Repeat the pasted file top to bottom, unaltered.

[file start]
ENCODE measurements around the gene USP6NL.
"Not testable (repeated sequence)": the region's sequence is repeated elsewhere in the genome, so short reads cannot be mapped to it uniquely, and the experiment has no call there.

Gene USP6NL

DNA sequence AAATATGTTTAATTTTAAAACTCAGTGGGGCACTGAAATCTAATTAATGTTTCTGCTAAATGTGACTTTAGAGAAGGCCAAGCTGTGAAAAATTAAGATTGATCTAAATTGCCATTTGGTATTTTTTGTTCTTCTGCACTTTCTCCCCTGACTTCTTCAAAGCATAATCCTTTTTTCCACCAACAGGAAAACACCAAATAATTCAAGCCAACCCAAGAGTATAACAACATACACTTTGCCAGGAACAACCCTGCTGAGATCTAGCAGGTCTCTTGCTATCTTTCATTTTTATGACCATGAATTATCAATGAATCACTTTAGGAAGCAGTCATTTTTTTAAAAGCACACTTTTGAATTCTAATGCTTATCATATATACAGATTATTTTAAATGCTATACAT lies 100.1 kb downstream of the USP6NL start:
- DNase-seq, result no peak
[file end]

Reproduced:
ENCODE measurements around the gene USP6NL.
"Not testable (repeated sequence)": the region's sequence is repeated elsewhere in the genome, so short reads cannot be mapped to it uniquely, and the experiment has no call there.

Gene USP6NL

DNA sequence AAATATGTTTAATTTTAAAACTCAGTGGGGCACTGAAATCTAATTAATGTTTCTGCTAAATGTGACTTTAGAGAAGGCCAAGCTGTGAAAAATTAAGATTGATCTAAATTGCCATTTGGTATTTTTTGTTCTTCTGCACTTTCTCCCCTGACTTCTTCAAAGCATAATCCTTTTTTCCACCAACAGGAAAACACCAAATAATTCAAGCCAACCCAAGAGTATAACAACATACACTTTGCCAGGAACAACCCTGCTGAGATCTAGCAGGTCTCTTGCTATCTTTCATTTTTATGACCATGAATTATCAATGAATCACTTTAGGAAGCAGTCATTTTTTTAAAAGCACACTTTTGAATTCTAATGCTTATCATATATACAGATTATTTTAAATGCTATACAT lies 100.1 kb downstream of the USP6NL start:
- DNase-seq, result no peak